Magazine article Editor & Publisher

Recalling the Days of the Typewriter

Magazine article Editor & Publisher

Recalling the Days of the Typewriter

Article excerpt

When I was a rookie reporter at the Associated Press, I found myself in front of a Royal typewriter, a machine as fast as today's wonder horse, Cigar.

I was so addicted to its boxed keys that my colleagues would swipe it when I went to the water cooler or retired to the restroom.

On one occasion, with a bit of fanfare, I rolled the Royal to the bathroom with me.

I now have 15 assorted typewriters perched in important places in my city apartment, in various states of use.

There is a shiny 1920s portable Corona sitting in my hallway, a couple of 1930s bulky" Oliver standards from Chicago, and various others that I love to look at.

I oil them, poke at them, and sometimes type something to remind myself of what it used to be like to pound my thoughts on paper.

Now, of course, I am a journalistic processor, sending this graph over there, bringing that one back here. Still, I want to believe that better prose was produced at typewriters.

It also seemed to me that the louder you hammered at the keys, the more active the verb.

In fact, every time I write a story, my wife figures l'm going to bust up my computer, as I desperately try to recreate my days at my AP Royal.

I get like Forrest Gump every time I read an article about the days when every newsroom on deadline sounded like a car factory.

My latest round of remisniscing began last year when word spread that Smith Corona, a historic name in typewriter journalism, had gone bankrupt. it was like losing a childhood friend.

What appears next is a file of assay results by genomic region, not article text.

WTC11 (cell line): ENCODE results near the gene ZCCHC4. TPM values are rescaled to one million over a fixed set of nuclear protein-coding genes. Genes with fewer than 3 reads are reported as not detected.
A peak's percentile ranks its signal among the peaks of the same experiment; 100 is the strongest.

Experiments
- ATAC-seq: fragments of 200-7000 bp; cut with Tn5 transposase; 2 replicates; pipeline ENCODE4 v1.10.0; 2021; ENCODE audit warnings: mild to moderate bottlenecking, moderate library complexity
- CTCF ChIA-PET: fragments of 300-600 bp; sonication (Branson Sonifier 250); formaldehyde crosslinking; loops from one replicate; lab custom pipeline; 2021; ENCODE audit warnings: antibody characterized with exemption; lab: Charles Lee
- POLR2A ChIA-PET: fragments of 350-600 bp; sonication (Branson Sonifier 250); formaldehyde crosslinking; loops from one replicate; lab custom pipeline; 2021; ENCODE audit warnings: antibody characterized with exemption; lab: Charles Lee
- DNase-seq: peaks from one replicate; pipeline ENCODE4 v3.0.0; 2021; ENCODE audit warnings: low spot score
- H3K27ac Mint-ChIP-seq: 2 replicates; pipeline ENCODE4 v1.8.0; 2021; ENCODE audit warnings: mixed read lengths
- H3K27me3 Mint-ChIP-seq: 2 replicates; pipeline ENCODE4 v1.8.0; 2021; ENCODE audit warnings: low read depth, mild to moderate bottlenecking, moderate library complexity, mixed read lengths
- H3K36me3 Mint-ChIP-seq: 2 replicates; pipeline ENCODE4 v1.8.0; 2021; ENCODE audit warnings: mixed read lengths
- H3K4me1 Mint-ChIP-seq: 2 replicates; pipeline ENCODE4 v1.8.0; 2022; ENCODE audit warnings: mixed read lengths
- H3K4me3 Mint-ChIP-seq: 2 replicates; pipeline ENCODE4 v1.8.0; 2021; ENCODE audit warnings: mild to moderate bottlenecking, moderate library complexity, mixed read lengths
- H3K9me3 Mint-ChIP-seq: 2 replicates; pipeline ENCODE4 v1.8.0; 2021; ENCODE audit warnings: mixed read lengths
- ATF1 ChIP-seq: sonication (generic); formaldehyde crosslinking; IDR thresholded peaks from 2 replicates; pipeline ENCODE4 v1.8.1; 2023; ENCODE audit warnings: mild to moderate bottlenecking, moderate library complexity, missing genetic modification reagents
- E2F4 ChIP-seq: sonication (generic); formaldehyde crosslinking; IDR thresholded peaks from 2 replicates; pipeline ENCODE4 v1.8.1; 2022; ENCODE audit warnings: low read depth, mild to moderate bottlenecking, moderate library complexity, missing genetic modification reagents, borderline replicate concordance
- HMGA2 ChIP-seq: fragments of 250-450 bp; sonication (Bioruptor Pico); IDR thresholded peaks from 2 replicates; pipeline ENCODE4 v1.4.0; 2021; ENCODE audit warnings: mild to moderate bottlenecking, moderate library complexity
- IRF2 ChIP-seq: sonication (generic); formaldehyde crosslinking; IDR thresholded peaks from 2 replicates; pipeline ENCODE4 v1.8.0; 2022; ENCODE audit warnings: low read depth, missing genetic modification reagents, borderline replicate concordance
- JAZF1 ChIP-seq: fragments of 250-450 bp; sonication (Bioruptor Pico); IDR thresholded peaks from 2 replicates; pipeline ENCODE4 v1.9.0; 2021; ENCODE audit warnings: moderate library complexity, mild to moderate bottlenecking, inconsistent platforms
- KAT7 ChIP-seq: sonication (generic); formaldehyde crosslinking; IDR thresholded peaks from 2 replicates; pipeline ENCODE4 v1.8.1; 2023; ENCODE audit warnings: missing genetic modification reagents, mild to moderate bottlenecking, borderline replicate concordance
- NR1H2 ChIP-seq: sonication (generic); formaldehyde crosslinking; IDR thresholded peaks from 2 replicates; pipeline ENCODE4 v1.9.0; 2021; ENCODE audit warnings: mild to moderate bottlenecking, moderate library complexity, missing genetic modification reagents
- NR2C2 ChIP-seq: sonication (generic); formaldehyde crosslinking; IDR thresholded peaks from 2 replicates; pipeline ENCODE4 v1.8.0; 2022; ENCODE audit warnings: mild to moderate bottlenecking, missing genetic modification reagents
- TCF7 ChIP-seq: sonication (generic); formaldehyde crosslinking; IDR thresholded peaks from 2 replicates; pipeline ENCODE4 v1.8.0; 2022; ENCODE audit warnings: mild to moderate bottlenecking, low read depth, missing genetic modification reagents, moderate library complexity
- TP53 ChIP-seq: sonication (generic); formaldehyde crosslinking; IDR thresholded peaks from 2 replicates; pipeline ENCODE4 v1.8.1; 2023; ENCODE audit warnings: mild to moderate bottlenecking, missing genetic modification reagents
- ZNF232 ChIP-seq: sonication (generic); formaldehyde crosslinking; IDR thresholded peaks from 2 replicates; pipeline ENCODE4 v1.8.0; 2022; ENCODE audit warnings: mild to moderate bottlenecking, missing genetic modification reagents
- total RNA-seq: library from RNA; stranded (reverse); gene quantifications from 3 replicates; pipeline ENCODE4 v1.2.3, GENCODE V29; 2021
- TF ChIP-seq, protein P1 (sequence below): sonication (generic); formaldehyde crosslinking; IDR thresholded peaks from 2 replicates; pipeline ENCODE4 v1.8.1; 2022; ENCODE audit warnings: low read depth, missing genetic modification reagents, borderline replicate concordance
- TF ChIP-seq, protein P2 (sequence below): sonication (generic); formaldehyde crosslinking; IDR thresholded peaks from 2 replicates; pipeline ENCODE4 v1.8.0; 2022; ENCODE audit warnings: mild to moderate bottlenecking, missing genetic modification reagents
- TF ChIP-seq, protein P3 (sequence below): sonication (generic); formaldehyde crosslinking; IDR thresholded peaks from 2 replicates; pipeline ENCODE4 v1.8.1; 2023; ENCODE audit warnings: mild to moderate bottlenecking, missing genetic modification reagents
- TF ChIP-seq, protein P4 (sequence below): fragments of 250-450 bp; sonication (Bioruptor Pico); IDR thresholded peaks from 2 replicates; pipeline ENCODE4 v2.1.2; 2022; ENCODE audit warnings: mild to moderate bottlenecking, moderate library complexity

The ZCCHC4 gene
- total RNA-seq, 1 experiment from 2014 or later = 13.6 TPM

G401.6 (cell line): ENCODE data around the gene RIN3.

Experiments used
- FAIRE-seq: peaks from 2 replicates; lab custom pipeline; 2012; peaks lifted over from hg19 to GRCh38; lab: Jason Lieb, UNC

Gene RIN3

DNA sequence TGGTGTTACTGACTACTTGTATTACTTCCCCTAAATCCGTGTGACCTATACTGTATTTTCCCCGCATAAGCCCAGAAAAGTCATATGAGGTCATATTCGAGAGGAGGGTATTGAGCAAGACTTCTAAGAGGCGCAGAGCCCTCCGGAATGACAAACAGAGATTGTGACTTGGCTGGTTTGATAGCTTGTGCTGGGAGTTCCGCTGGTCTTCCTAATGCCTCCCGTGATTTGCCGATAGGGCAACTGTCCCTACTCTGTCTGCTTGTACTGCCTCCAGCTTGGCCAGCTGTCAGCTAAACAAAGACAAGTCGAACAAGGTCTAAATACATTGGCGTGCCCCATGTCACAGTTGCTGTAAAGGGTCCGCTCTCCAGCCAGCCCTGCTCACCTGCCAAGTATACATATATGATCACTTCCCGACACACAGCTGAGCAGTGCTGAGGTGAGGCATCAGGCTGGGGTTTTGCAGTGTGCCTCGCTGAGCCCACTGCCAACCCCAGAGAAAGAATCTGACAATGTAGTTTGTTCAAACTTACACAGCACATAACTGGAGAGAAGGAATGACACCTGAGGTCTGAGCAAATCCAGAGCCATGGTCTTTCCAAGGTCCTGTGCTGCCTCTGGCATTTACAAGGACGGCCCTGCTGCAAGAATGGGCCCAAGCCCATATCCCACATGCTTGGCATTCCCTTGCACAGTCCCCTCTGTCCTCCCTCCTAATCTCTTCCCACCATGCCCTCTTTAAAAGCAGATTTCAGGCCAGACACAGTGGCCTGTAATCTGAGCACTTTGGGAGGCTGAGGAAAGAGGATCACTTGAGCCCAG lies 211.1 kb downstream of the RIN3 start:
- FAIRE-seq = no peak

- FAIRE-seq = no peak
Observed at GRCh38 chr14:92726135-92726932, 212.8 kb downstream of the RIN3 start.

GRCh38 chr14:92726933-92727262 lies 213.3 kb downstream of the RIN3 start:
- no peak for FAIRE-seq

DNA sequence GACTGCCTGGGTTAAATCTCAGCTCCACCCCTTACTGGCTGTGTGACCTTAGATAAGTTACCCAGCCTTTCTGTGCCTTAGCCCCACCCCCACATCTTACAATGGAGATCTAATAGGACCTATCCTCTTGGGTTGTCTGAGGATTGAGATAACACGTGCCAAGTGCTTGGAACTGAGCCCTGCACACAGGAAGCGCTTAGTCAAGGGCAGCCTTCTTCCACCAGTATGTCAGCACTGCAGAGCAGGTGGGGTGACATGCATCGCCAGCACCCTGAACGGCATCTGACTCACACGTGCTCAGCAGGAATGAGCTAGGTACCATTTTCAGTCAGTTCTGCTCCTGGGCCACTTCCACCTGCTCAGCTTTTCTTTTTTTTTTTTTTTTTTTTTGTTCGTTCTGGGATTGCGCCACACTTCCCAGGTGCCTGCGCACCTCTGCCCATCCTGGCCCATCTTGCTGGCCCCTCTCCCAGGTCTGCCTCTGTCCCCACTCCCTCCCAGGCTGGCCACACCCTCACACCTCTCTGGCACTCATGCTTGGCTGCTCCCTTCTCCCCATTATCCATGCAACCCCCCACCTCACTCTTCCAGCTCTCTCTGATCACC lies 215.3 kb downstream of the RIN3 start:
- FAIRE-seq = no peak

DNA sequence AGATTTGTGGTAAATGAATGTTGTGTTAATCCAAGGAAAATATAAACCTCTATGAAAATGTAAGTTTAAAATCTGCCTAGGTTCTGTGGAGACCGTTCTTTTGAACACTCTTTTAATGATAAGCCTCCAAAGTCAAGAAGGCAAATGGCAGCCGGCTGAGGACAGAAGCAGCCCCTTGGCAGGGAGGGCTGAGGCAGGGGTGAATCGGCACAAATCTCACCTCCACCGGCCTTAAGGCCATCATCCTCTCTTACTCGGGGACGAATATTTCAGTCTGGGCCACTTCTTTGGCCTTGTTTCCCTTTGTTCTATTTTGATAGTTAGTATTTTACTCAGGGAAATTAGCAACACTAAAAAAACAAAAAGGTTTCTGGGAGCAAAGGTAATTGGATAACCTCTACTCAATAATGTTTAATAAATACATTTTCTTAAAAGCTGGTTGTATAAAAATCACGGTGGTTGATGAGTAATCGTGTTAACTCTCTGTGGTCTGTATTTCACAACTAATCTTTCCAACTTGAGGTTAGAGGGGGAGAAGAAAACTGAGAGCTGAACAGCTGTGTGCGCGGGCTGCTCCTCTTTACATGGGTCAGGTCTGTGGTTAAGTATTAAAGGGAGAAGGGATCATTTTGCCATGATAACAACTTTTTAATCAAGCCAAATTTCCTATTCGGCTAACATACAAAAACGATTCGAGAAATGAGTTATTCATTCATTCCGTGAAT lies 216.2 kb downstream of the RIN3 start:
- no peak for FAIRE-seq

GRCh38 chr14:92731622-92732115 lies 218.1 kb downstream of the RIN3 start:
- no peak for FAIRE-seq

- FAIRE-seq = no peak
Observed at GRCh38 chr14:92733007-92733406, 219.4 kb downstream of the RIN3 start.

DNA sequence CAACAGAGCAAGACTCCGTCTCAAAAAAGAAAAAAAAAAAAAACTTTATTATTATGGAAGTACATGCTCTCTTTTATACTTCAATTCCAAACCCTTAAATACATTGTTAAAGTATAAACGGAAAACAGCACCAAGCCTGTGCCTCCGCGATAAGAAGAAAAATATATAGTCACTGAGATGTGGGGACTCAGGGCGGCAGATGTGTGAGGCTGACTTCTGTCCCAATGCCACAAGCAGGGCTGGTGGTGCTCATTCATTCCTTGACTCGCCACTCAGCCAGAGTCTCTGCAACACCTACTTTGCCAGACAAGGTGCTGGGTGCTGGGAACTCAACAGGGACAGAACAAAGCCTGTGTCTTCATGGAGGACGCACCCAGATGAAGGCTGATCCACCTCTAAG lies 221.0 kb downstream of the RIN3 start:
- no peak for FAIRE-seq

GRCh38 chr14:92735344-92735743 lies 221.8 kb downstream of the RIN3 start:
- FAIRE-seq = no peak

Reporters, which is what journalists used to call themselves 20 years ago when stories were more important than the people who wrote them, shared memories of smoke-filled newsrooms. Even though no one had any desire to return to them.

Al Ashforth, a novelist who worked at the New York Times during the sixties, said it took an organized mind to knock out precise prose on deadline.

"We used Underwoods," he recalled. "We'd write everything in triple space, and the copy boys would grab it after every graph. There was no going back. It was a quick way to get a heart attack."

Darryl Rehr, a television producer who publishes Etcetera, the magazine of the Early Typewriter Collectors Association, says typewriters are great for one's psyche.

"Writing on a typewriter is intellectual and physical at the same time," Rehr said from his home in Los Angeles. …

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